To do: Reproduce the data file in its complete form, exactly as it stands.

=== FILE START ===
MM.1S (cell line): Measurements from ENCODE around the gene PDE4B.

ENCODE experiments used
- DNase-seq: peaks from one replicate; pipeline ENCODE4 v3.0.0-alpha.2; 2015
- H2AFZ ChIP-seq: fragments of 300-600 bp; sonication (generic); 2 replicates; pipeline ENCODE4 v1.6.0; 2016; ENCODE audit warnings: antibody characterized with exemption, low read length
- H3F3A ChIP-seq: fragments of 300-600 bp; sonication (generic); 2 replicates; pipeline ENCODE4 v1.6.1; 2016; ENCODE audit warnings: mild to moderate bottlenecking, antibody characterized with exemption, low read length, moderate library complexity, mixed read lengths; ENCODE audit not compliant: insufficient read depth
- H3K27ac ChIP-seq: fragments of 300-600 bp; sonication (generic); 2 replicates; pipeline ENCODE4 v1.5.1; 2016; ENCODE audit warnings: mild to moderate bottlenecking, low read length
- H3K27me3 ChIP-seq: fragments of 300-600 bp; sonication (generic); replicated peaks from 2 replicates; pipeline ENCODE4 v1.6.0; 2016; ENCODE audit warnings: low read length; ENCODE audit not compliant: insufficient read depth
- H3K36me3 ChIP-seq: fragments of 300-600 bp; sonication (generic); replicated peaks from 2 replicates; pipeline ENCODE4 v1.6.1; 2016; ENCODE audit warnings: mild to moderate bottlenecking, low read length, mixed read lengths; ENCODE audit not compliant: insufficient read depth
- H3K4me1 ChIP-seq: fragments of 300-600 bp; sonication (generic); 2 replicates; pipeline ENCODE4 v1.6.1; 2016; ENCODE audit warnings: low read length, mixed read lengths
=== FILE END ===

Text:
MM.1S (cell line): Measurements from ENCODE around the gene PDE4B.

ENCODE experiments used
- DNase-seq: peaks from one replicate; pipeline ENCODE4 v3.0.0-alpha.2; 2015
- H2AFZ ChIP-seq: fragments of 300-600 bp; sonication (generic); 2 replicates; pipeline ENCODE4 v1.6.0; 2016; ENCODE audit warnings: antibody characterized with exemption, low read length
- H3F3A ChIP-seq: fragments of 300-600 bp; sonication (generic); 2 replicates; pipeline ENCODE4 v1.6.1; 2016; ENCODE audit warnings: mild to moderate bottlenecking, antibody characterized with exemption, low read length, moderate library complexity, mixed read lengths; ENCODE audit not compliant: insufficient read depth
- H3K27ac ChIP-seq: fragments of 300-600 bp; sonication (generic); 2 replicates; pipeline ENCODE4 v1.5.1; 2016; ENCODE audit warnings: mild to moderate bottlenecking, low read length
- H3K27me3 ChIP-seq: fragments of 300-600 bp; sonication (generic); replicated peaks from 2 replicates; pipeline ENCODE4 v1.6.0; 2016; ENCODE audit warnings: low read length; ENCODE audit not compliant: insufficient read depth
- H3K36me3 ChIP-seq: fragments of 300-600 bp; sonication (generic); replicated peaks from 2 replicates; pipeline ENCODE4 v1.6.1; 2016; ENCODE audit warnings: mild to moderate bottlenecking, low read length, mixed read lengths; ENCODE audit not compliant: insufficient read depth
- H3K4me1 ChIP-seq: fragments of 300-600 bp; sonication (generic); 2 replicates; pipeline ENCODE4 v1.6.1; 2016; ENCODE audit warnings: low read length, mixed read lengths